Celebs Ignore 'Green' Wal-Mart's Worker Oppression


When Wal-Mart hired Leslie Dach, "a prominent Democratic operative," earlier this year, Wal-Mart critics worried that the world's richest retailer would get just what it paid for.

Next Monday evening, when Wal-Mart CEO H. Lee Scott Jr. is honored by a raft of lifelong liberals "for his commitment to environmental sustainability," it'll be that much harder to argue that Dach wasn't an excellent acquisition for the global behemoth. In fact, it'll be its biggest public relations coup since Al Gore's green patina graced the offices of Wal-Mart executives this summer.

Monday's event is to be hosted by Weinstein brothers, lifelong Democrats and producers of the most successful documentary in the history of cinema, Michael Moore's "Fahrenheit 9/11." Among the other prominent guests scheduled to attend are both PBS journalist Charlie Rose and Gore buddy and Democratic heavy Bob Pitmann. Musical accompaniment will be provided by the Eagles, led by singer/songwriter Don Henley, whose history as a champion of the environment pads his bulging resume as one of the best-selling recording artists in history.

So what's wrong with all this? Why shouldn't these liberal bigwigs clink some glasses to changes in Wal-Mart's environmental practices, described by Grist's David Roberts as: "substantive," and, "well beyond what would be necessary for a successful greenwashing campaign"?

One of the more compelling answers, ironically, can be found in a story on Tuesday's front page: the workers. Cindy Zeldin's story tracked the latest leaked memo, detailing "plans to limit its 2007 health insurance options for new hires to two choices, both high deductible plans, in an effort to squeeze benefit costs." Zeldin is not hopeful for the health of future Wal-Mart employees and their families, calling the plan "a dagger through the heart of the very concept of insurance."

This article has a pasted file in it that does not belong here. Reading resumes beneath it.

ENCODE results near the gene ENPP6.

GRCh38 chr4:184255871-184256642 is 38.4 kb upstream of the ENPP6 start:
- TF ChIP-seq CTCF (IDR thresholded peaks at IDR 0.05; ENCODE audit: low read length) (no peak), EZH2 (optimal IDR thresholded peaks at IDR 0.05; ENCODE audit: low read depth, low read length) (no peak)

And speaking of workers, at the very moment that Monday's invite sailed into my mailbox, Wal-Mart department managers Guillermo Vasquez and Rosie Larosa were leading about 200 employees out of a Wal-Mart Supercenter in Hialeah Gardens, Florida. According to Business Week, the employees were "shouting 'We want justice' and criticizing the company's recent policies as 'inhuman.'"

These are by no means isolated incidents. Apart from our Republican-dominated federal government, no single entity boasts more lawsuits against it than Wal-Mart. Class action suits in motion at the moment read like a pamphlet from the nascent worker's rights movements of the early 20th century. They include: gender discrimination, racial discrimination, unpaid wages, exploitation of undocumented workers, pressure to work overtime or off the clock, and denied lunch breaks. And those are just the class action suits.

Lest anyone think these claims frivolous, juries are siding with workers more often than not. The most recent decision, handed down earlier this month, awarded nearly $80 million in damages to Pennsylvania workers.

Given the ongoing burdens shouldered by the Wal-Mart worker, it's downright shocking that the corporation's CEO is being praised and in such a high-profile manner by a group with liberal chops to burn.

Asked about the event, Robert Greenwald, the director of "Wal-Mart: The High Cost of Low Price," lamented: "If only Wal-Mart would spend as much money trying to improve the working conditions for employees, the lack of health care and sweatshops around the world as they do on self-congratulatory P.R. advisers and self-serving events."

Much like diplomacy in every realm, some combination of carrots and sticks is required. Waiting until Wal-Mart is the perfect global citizen before praising its baby steps -- no matter how self-serving they may be -- is ludicrous. By the same token, lavishing the head of a deeply problematic corporation with praise for having made important strides in one area is unconscionable. Not to mention the fact that giving away the carrot farm for some improvements, despite Wal-Mart's unrepentant policies toward workers, is a poke in the eye to the workers themselves.

The issue of unjust labor practices at Wal-Mart and elsewhere isn't news to the liberals lending their names and reputations to Scott's recognition dinner. Don Henley, to take just one example, has testified before two senate committees as the cofounder of the Recording Artists' Coalition, which protects musicians' rights against standard industry practices. Were the RIAA, which represents the industry's interests, to receive accolades from high profile liberals for going green, while Henley went to bat for the artists, it might not sit too well with the artist.

Unless Henley pulls a Colbert and retools his pop hit "Dirty Laundry," to ensure that the tens of thousands of struggling employees aren't forgotten, this episode will be seen by many as a betrayal of the liberal values many attendees claim to hold.

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